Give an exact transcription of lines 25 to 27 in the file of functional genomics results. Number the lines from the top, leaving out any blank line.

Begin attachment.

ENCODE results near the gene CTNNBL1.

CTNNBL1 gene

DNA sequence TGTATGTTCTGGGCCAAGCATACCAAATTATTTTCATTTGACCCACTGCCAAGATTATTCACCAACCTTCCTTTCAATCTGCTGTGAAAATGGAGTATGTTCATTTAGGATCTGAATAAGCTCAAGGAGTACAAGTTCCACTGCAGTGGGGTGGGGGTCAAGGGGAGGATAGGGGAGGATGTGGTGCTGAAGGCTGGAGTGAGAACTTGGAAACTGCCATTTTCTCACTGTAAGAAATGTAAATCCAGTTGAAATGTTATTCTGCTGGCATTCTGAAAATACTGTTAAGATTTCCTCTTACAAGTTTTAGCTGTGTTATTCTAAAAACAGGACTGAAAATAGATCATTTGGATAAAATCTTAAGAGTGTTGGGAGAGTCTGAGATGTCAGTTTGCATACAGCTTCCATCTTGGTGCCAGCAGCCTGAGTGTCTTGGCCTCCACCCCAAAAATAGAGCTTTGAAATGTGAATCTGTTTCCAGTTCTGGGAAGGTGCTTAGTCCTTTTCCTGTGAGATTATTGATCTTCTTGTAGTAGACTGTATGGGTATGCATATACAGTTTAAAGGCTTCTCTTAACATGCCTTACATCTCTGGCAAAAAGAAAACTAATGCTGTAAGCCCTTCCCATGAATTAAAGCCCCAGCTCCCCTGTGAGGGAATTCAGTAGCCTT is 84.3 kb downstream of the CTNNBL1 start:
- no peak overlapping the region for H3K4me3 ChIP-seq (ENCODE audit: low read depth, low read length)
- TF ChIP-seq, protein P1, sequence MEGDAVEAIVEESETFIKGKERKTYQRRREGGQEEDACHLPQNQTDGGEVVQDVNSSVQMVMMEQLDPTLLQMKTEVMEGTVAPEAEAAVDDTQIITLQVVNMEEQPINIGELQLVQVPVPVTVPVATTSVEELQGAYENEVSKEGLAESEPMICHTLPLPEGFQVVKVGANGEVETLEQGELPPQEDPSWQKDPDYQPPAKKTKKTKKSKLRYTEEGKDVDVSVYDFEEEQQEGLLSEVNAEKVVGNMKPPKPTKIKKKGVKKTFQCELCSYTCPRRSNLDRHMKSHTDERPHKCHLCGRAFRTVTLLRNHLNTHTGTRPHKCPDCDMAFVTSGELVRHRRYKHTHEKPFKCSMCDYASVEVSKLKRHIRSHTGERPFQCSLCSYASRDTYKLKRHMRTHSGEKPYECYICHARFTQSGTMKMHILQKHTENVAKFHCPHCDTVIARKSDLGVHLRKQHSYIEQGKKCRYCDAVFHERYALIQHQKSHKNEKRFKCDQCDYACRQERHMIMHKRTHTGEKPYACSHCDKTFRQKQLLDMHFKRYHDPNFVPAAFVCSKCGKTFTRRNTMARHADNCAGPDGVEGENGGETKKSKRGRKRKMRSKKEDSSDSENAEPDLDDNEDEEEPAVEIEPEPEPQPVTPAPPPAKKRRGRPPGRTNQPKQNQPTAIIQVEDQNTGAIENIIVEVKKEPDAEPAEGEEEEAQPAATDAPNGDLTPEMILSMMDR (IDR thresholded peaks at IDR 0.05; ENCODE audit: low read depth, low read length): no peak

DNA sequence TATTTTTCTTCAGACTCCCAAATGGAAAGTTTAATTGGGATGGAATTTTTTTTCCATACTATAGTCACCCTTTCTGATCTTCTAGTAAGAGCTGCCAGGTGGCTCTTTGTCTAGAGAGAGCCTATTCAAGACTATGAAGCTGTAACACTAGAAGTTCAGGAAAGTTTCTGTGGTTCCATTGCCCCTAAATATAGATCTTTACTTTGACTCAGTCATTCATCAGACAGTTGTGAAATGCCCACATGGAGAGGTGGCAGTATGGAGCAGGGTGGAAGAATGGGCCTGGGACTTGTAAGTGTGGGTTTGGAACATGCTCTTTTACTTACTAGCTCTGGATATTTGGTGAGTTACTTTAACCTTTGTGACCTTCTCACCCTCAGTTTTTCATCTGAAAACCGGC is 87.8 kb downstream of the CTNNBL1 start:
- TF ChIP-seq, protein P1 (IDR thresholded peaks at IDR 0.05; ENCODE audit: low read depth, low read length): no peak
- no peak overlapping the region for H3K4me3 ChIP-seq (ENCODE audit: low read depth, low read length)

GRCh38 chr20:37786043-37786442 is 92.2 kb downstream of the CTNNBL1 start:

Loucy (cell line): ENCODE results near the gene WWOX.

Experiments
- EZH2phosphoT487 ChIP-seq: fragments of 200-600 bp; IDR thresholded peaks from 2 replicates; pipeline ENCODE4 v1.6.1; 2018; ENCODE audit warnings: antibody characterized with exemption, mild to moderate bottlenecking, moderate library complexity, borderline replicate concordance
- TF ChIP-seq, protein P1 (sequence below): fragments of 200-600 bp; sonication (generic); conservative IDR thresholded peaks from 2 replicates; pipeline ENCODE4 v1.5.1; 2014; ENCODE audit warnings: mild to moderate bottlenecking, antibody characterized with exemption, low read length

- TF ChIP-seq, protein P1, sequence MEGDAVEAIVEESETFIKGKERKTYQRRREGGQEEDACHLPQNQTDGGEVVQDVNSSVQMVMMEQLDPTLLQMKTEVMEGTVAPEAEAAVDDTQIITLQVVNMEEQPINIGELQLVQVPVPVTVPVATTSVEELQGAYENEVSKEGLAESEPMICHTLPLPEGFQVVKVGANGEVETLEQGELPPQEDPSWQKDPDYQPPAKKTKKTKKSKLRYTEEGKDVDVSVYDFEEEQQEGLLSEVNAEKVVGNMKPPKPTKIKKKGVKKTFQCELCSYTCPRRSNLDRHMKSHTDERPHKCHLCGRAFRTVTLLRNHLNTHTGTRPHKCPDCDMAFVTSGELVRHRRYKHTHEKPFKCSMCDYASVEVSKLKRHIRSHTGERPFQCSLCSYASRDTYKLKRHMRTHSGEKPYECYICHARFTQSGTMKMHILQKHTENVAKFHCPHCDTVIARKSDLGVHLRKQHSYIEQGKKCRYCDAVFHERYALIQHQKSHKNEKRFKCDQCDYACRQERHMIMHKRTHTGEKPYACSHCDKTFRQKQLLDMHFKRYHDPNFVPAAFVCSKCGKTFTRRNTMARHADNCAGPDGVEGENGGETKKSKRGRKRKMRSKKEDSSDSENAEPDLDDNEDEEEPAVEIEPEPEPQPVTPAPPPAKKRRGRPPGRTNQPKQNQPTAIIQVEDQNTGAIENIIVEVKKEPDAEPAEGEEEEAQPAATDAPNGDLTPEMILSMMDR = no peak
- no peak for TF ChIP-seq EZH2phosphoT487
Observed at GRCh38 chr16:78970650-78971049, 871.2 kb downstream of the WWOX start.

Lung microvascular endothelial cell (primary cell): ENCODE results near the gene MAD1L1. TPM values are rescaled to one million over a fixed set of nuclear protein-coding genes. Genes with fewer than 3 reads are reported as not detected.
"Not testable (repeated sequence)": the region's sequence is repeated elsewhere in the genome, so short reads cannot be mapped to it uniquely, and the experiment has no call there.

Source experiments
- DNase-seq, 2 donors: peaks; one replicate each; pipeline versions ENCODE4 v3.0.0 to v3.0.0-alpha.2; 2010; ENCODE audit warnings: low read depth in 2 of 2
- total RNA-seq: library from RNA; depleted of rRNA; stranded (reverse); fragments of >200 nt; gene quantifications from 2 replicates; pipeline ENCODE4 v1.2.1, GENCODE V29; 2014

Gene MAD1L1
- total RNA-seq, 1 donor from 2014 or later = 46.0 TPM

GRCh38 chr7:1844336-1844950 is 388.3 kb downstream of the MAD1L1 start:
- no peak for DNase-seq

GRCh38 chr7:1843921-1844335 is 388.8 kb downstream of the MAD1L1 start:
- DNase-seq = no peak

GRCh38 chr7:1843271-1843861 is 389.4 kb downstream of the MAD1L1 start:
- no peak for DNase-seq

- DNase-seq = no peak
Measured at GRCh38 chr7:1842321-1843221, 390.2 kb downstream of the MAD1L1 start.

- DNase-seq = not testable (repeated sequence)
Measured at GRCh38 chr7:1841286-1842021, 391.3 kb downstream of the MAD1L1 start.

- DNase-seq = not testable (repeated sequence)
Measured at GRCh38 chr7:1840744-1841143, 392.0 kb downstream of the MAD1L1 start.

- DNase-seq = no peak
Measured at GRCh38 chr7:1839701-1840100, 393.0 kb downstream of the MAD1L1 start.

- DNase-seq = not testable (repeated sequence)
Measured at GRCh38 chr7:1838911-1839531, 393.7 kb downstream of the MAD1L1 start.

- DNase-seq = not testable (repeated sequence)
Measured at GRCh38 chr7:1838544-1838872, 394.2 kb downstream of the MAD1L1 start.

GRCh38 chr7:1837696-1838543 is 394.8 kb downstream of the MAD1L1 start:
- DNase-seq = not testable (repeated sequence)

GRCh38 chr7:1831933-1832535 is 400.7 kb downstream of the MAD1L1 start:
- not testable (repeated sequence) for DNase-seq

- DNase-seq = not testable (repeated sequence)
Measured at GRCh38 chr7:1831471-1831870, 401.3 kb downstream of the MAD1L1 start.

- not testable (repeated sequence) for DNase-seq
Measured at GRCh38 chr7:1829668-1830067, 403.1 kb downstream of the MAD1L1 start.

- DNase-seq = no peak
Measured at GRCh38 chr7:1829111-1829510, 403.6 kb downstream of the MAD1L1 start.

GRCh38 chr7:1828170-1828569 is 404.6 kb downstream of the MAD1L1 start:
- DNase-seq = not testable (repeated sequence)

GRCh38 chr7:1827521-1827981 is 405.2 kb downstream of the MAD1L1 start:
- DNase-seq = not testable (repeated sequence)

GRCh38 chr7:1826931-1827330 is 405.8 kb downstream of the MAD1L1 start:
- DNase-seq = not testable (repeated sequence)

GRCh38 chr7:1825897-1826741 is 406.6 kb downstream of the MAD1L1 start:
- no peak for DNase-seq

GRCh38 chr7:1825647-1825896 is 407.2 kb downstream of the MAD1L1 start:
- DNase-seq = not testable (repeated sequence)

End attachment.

- no peak for DNase-seq

GRCh38 chr7:1843921-1844335 is 388.8 kb downstream of the MAD1L1 start:
- DNase-seq = no peak